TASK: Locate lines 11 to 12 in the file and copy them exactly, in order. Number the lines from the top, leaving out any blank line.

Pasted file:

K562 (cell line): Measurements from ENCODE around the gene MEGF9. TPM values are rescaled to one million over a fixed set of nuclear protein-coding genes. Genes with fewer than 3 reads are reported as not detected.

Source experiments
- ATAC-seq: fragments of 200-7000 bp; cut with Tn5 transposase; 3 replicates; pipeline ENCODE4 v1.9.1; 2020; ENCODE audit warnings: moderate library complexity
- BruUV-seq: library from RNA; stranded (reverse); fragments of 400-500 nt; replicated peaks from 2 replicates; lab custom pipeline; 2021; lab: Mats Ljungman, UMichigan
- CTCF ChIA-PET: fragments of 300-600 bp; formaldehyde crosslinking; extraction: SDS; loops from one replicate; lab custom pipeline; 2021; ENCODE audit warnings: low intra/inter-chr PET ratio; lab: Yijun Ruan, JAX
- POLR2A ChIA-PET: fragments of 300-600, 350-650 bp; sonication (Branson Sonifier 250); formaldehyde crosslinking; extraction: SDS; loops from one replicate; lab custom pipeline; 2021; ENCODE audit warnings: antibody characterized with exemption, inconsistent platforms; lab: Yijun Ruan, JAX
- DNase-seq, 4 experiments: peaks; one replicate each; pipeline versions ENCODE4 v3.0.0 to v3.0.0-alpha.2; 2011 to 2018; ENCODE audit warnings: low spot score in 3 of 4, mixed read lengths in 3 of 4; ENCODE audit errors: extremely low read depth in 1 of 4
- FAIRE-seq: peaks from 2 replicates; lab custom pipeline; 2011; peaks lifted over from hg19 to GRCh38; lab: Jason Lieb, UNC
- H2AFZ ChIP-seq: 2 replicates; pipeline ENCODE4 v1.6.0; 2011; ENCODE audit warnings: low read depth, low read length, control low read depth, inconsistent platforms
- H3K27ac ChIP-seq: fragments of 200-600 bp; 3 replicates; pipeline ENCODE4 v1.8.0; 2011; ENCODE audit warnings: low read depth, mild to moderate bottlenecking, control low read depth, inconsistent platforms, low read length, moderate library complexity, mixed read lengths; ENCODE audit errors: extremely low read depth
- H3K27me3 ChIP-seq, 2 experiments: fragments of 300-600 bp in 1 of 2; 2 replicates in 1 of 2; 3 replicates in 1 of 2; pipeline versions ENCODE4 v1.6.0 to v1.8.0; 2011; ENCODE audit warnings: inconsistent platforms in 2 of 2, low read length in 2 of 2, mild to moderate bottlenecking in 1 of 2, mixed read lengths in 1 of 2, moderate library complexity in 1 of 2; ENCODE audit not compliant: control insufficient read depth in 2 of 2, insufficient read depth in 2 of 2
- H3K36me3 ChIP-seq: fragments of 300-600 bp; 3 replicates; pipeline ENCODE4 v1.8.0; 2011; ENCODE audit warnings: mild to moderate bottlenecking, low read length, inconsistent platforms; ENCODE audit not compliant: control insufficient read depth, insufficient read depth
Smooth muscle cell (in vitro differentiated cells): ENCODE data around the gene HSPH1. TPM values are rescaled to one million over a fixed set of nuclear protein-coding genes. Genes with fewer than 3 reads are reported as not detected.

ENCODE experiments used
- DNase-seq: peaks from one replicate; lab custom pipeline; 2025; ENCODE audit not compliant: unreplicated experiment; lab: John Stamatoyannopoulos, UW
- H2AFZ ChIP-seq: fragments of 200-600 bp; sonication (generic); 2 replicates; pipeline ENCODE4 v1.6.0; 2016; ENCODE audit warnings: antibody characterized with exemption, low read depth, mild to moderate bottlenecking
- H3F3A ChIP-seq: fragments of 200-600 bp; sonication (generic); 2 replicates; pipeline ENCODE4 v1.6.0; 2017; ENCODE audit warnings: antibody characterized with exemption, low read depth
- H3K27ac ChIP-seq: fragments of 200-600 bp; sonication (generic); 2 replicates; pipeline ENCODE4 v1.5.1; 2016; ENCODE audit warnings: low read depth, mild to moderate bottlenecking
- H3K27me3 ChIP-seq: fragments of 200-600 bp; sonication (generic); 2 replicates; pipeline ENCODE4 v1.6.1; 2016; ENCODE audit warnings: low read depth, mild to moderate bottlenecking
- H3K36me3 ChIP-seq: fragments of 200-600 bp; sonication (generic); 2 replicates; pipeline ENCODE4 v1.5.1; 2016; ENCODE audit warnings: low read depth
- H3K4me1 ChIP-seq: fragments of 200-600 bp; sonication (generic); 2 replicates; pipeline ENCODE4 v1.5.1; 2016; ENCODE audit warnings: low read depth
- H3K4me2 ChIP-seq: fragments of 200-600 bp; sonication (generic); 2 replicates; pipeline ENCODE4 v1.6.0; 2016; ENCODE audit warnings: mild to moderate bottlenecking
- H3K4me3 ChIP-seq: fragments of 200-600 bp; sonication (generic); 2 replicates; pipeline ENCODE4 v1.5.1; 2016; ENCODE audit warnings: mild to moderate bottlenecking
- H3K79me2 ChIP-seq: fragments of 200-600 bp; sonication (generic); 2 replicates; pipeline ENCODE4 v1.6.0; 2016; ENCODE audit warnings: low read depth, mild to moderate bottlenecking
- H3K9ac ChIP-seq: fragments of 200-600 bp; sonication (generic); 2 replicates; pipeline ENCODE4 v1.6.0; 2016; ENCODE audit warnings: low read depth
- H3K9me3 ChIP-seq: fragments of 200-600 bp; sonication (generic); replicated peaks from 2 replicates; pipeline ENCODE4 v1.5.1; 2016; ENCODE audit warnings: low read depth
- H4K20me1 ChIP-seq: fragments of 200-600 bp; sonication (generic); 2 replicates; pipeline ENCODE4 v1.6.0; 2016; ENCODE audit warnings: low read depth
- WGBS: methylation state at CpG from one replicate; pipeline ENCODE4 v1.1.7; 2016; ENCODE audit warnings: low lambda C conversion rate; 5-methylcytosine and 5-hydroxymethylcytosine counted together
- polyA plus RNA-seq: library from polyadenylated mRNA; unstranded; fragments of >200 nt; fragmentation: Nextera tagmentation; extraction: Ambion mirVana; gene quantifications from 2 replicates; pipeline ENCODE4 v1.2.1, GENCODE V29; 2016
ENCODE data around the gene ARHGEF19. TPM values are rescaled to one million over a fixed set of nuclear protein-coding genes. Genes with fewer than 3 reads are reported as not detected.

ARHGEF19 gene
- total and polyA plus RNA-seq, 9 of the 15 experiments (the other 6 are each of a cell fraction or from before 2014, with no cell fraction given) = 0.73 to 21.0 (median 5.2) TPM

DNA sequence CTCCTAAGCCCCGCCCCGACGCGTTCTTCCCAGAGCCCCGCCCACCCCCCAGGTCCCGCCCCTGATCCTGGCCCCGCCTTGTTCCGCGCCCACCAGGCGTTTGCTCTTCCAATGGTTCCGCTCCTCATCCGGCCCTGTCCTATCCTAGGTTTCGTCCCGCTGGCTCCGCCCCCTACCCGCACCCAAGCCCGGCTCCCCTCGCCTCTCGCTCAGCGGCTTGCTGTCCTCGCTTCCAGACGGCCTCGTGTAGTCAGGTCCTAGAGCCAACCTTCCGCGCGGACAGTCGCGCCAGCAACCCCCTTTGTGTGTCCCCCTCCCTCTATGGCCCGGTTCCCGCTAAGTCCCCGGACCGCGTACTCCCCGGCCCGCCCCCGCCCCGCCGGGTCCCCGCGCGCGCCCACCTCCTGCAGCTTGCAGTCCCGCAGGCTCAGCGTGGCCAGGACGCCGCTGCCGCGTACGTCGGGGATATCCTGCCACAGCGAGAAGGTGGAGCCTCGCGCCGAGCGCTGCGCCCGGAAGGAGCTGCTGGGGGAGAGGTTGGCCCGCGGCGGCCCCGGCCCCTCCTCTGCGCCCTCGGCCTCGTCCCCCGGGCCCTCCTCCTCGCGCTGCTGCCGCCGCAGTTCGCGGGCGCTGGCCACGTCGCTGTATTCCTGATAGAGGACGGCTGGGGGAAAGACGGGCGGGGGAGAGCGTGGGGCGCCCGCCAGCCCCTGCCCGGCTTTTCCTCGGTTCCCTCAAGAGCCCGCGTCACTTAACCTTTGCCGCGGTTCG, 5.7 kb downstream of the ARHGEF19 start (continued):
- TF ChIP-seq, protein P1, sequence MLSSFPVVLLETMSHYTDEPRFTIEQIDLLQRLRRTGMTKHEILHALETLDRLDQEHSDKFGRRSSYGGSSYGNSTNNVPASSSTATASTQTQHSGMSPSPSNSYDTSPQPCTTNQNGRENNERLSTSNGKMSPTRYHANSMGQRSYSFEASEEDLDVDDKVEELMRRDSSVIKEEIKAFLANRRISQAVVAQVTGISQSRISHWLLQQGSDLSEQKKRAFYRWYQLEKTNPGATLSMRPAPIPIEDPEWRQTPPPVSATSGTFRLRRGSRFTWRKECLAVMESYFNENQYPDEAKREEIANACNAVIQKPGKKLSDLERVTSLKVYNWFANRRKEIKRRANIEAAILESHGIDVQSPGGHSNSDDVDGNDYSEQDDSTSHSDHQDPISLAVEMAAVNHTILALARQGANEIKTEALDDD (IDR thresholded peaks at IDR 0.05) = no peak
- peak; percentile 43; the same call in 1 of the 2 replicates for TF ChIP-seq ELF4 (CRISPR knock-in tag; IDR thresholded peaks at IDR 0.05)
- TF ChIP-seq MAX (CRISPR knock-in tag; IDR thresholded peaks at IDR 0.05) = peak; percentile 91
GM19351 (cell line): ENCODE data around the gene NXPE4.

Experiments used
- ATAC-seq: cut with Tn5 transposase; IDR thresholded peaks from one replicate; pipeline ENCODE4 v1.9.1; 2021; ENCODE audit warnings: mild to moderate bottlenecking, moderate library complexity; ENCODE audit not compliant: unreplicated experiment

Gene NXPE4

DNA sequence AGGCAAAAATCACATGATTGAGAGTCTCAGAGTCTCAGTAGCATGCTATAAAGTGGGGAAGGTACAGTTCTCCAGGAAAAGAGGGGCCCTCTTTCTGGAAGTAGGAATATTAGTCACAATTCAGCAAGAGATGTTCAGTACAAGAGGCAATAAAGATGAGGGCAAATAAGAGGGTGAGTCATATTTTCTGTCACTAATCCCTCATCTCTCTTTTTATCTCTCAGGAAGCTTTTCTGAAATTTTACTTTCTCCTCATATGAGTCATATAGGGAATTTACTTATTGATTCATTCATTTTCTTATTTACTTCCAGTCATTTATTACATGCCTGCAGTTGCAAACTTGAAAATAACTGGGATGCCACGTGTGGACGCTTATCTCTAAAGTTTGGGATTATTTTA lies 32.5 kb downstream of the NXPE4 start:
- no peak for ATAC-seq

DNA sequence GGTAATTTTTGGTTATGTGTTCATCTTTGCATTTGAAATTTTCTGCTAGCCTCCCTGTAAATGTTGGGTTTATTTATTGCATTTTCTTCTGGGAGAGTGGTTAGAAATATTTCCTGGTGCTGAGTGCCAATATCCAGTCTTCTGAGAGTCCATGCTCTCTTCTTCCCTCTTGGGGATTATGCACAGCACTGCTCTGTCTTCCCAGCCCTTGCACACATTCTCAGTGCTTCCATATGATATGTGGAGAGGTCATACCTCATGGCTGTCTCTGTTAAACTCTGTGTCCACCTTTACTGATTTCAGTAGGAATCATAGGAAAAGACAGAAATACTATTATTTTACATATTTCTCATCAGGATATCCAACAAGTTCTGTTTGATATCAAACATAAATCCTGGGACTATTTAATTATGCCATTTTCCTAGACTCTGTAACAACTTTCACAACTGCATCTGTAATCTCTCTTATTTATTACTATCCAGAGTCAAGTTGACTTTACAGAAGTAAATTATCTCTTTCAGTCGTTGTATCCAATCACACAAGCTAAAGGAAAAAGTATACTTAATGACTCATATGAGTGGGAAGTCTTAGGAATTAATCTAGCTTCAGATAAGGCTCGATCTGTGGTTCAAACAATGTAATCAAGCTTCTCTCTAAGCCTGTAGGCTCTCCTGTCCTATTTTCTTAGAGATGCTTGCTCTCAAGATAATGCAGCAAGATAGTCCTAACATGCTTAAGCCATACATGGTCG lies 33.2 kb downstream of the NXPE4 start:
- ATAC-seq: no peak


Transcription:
- H3K27me3 ChIP-seq, 2 experiments: fragments of 300-600 bp in 1 of 2; 2 replicates in 1 of 2; 3 replicates in 1 of 2; pipeline versions ENCODE4 v1.6.0 to v1.8.0; 2011; ENCODE audit warnings: inconsistent platforms in 2 of 2, low read length in 2 of 2, mild to moderate bottlenecking in 1 of 2, mixed read lengths in 1 of 2, moderate library complexity in 1 of 2; ENCODE audit not compliant: control insufficient read depth in 2 of 2, insufficient read depth in 2 of 2
- H3K36me3 ChIP-seq: fragments of 300-600 bp; 3 replicates; pipeline ENCODE4 v1.8.0; 2011; ENCODE audit warnings: mild to moderate bottlenecking, low read length, inconsistent platforms; ENCODE audit not compliant: control insufficient read depth, insufficient read depth